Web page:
As a workshop facilitator for Regen Districts, I made various samples by mixing food waste collected from partnered cafes/restaurants with 2 biodegradable binders: sodium alginate and xanthan gum — to learn about their properties, so that I can share insights and overview with the attendees.
After experimenting for quite a while, I designed a phone holder because I was curious to see if these biomaterials I had been making were strong and robust enough — I just simply wanted to have one at my desk as well. I then made the mould from a 3D printer and tried with different ingredients; vegetable/fruits residue and coffee/chocolate husks were my favourites! — mainly because of their appearances and smells.
ในฐานะที่เป็นผู้จัดทำเวิร์กชอปของโปรเจคนี้ จะต้องมีการทดลองทำวัสดุตัวอย่างโดยการใช้วัสดุประสานที่สามารถย่อยสลายได้ตามธรรมชาติ (sodium alginate และ xanthan gum) บวกกับส่วนผสมต่างๆจากเศษอาหาร (ขยะอินทรีย์) ของร้านคาเฟ่และร้านอาหารที่ได้เข้าร่วมเป็นพาร์ทเนอร์กับเรา เพื่อเรียนรู้เกี่ยวกับคุณสมบัติของวัสดุและนำความรู้กับข้อสังเกตุมาแชร์ให้กับผู้เข้าร่วมเวิร์กชอป (ศิลปิน และ นักออกแบบ)
หลังจากที่ทดลองทำวัสดุมาระยะหนึ่ง ก็ได้ออกแบบที่วางโทรศัพท์ขึ้นมา เนื่องมาจากการตั้งคำถามว่าวัสดุชีวภาพนี้จะมีความแข็งแรงเพียงพอหรือไม่ อีกเหตุผลคือผู้ออกแบบแค่อยากได้ที่วางโทรศัพท์มาใช้ที่โต๊ะทำงานเอง โดยได้ทำแม่แบบจากเครื่องพิมพ์สามมิติ (3D printer) แล้วนำมาทดลองใช้กับส่วนผสมต่างๆ เช่น เศษผักผลไม้ เปลือกกาแฟ เปลือกช็อกโกแลต ซึ่งวัตถุดิบจำพวกเปลือกจะมีกลิ่นหอมและมีโทนสีที่สวยงาม
What are the challenges?
"Keeping fungus away from the samples has been my priority. When drying the biomaterials, I need to make sure that I place them in a well-ventilated area and observe them a few times a day. This normally takes several days (2-6 days) to be completely dried, so I need to plan the date of making with my schedule accordingly. For example, if I make a batch on Thursday or Friday, I can’t really be away on the weekend if it’s not dried. Hence, it’s almost a must for me to get making on Monday or Tuesday. Anyway, you can use an oven or a dehydrator to fasten the drying process to only a day; but I avoid this method if it’s not truly necessary."
Why do you find these ingredients/materials interesting?
"To be fair, I’m attracted to every material that doesn’t contain toxic chemicals, is renewable and is naturally biodegradable. You can compost it, you can leave it in your garden without causing harm, it might even fertilise your plants if your ingredients comprise nutritious waste like used coffee grounds — what’s not to love about that? I’m also keen on things I’ve never done before, so the idea of learning how to work with food waste has always been appealing to me. From waste to resource? I’m sold."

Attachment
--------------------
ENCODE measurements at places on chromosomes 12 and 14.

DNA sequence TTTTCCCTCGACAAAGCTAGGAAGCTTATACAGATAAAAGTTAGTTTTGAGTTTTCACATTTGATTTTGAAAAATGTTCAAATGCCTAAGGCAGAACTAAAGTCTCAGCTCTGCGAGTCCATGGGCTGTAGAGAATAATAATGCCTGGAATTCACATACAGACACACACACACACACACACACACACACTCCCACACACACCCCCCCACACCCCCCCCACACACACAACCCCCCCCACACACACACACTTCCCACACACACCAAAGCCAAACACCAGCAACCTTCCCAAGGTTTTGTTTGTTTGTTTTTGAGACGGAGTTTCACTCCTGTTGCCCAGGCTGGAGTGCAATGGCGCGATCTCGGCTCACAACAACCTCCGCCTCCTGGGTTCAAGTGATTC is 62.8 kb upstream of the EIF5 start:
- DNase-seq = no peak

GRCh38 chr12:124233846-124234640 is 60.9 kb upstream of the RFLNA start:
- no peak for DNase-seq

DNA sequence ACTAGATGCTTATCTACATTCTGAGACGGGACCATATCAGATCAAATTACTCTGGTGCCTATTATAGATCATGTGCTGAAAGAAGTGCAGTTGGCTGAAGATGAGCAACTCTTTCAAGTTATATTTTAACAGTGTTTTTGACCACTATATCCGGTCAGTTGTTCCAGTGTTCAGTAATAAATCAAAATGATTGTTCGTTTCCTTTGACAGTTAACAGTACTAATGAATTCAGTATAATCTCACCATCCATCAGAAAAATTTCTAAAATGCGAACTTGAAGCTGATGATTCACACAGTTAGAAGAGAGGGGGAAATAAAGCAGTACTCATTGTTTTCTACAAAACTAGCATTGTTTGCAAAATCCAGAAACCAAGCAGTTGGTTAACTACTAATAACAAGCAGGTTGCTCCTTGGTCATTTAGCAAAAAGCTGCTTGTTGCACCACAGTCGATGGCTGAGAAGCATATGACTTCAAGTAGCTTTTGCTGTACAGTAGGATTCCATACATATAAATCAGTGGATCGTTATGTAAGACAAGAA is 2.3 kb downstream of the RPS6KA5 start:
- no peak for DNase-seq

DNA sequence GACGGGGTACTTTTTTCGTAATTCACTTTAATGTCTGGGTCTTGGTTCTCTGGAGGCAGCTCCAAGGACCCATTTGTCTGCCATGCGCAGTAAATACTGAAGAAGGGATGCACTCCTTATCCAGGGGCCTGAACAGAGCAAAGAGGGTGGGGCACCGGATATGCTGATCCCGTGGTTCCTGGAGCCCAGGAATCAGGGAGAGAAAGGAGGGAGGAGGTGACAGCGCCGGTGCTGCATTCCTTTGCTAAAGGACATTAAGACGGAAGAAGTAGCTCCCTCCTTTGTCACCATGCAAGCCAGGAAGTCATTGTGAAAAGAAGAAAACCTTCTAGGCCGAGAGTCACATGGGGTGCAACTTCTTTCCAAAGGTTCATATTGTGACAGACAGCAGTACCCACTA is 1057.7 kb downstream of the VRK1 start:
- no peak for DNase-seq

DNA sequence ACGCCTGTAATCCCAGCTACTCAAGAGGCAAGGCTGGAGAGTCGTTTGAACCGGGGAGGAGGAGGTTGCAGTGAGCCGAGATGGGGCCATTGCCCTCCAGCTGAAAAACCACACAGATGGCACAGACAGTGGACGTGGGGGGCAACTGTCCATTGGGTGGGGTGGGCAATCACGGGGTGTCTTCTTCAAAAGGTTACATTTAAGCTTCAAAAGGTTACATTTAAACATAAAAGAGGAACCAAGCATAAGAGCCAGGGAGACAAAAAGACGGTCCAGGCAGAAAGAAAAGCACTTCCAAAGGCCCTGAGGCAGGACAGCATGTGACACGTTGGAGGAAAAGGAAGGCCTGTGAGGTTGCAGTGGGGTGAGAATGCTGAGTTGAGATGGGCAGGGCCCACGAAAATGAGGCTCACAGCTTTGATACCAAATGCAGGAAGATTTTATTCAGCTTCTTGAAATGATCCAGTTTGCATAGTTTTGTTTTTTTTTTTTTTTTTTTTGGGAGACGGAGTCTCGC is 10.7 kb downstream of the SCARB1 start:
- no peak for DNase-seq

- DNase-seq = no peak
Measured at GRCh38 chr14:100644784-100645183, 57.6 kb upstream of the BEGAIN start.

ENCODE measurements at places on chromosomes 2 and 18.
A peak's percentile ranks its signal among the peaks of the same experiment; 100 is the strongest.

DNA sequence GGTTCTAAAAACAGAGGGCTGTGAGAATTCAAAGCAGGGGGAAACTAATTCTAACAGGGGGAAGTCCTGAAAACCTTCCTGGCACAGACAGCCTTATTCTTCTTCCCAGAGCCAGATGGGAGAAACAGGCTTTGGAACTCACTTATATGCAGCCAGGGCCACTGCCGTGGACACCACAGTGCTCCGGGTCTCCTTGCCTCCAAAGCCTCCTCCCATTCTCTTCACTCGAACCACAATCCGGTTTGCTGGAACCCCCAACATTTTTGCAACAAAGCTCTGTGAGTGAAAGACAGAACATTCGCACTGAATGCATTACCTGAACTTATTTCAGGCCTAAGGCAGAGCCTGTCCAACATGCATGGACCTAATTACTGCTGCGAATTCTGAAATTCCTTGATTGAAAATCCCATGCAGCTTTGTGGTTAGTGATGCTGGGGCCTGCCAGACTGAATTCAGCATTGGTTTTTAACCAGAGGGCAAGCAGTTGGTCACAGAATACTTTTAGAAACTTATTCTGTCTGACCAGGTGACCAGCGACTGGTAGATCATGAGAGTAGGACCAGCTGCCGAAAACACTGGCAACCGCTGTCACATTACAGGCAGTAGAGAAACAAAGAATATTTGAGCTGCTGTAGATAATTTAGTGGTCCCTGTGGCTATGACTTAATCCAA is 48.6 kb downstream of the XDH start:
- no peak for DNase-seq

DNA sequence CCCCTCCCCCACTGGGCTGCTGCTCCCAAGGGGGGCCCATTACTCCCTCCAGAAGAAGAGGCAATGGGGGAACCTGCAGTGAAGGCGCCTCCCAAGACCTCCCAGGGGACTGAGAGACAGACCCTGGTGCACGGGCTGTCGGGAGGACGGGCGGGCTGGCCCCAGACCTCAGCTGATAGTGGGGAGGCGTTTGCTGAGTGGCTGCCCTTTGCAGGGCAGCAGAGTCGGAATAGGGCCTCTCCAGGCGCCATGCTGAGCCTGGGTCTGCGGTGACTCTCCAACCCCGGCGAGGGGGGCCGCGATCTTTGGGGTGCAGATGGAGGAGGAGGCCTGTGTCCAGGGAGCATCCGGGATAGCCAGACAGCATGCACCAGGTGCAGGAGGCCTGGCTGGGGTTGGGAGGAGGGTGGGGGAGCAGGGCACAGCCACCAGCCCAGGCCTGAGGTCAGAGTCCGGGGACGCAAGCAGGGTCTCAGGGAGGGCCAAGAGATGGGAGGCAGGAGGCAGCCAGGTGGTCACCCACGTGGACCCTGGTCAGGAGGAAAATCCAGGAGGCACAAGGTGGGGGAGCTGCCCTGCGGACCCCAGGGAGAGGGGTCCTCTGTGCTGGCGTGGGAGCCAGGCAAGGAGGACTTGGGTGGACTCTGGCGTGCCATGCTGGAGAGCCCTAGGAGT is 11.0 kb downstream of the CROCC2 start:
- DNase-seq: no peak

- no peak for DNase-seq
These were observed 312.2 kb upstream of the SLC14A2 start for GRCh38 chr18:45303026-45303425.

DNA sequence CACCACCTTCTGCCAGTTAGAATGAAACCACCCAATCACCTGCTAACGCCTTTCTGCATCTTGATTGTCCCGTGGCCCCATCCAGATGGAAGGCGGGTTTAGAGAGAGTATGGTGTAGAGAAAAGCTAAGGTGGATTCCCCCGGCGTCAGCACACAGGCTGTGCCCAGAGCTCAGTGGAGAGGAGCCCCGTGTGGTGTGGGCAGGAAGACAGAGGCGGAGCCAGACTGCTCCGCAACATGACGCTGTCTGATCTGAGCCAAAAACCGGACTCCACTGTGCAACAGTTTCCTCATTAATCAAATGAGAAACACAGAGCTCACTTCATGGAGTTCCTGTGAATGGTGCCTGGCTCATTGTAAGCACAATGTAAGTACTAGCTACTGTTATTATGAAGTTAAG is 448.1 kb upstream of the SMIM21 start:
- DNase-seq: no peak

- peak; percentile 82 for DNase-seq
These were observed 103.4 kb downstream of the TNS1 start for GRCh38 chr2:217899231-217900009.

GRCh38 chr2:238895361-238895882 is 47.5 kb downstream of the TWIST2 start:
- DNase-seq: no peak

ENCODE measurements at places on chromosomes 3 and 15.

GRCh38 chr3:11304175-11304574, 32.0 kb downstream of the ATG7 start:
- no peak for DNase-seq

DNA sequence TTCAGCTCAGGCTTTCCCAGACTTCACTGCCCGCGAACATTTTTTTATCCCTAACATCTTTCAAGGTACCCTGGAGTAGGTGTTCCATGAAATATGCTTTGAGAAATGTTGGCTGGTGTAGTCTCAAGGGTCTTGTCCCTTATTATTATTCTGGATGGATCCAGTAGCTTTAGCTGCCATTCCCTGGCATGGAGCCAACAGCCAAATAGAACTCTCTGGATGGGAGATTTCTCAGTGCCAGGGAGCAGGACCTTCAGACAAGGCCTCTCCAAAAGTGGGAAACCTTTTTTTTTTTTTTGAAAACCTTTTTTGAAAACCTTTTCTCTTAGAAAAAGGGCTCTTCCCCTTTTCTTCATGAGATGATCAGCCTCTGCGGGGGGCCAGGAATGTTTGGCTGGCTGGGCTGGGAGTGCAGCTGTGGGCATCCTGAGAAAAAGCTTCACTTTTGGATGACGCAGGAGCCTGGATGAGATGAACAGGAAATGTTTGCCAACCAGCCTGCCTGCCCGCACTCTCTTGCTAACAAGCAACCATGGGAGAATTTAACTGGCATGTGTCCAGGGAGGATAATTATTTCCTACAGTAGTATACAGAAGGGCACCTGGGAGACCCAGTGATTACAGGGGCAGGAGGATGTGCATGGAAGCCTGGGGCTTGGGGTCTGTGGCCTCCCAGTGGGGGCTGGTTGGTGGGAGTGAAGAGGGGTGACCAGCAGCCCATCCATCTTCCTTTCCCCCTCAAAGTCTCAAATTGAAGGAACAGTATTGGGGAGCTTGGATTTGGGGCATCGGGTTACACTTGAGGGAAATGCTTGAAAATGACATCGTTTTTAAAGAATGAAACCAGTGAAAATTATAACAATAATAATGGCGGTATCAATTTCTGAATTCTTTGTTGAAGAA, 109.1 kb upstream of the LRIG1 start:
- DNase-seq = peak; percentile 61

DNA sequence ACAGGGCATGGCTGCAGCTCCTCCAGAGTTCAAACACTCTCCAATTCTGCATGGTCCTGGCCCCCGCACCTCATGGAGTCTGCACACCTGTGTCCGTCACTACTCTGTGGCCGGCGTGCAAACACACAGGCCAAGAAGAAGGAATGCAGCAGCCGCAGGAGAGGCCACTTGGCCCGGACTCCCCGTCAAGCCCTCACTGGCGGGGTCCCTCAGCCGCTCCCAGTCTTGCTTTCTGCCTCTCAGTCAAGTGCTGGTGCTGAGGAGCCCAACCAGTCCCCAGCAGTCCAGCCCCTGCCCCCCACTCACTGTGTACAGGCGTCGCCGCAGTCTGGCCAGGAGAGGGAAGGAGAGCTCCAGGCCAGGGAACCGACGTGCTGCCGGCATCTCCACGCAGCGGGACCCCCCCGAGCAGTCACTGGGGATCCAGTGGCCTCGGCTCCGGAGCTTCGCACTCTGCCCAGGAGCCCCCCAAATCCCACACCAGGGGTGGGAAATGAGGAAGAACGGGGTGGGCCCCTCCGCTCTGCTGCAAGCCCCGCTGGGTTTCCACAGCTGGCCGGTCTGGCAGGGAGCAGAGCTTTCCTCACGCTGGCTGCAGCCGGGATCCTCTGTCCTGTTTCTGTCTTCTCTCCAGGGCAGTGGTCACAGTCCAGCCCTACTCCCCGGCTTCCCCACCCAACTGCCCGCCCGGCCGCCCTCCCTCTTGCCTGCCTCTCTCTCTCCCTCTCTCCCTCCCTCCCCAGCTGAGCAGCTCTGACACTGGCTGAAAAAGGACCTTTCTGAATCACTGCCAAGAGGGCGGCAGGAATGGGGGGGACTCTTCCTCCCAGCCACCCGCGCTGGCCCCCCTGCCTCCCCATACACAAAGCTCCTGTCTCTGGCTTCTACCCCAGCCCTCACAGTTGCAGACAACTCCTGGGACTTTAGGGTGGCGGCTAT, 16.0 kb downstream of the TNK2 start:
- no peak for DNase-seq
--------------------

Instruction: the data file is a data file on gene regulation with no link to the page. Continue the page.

Do you feel content with the work?
"Sort of, mostly because they weren’t broken when in used. They’re quite sturdy and fit with smartphones. However, since this is my first prototype, I feel like its shape can be developed more. I just wish I had more time (don’t we all?)."
What do/don't you like about working with biomaterials?
"I like the fact that I can keep things away from landfills, even if it’s just a tiny amount, but if more and more people are working with biomaterials, then who knows?

Although, I can’t say that I enjoyed the part where I found out that some of my initial prototypes or samples fell apart when I touched them. This could put you off if you’re not into experimentation and reiteration (fortunately, I’m fine with that). Also, the moulds! I love microorganisms, don’t get me wrong, but sometimes it’s quite tiresome to start over again for the same thing that I’ve already made."

Do you want to explore more with biomaterials in the future?
"Since I’m a creator of Regen Districts, I guess I don’t have a choice, do I?… Well, on a serious note, not only do I want to continue exploring more for my personal projects, but also keep on facilitating people who want to get started or join in this exploration. I really hope I can stick with this."
Anya Muangkote - Designer
Anya has a multidisciplinary approach to design, uniting the fields of architecture, music, and product. ​For her, design is present in every creative practice, in different mediums and scales—from the spaces that we dwell in to the tactile entities that we utilise in a daily routine. Her project outcomes have included object, experimentation, system, design fiction, and tool.
Recently, she has been focusing on designing for circularity with the endeavour to make sustainability appealing. Her interests lie in the field of algaculture, future food, biomaterials, accessible design, distributed systems, public participation, and renewable energy.

Instagram: @anyamuangkote

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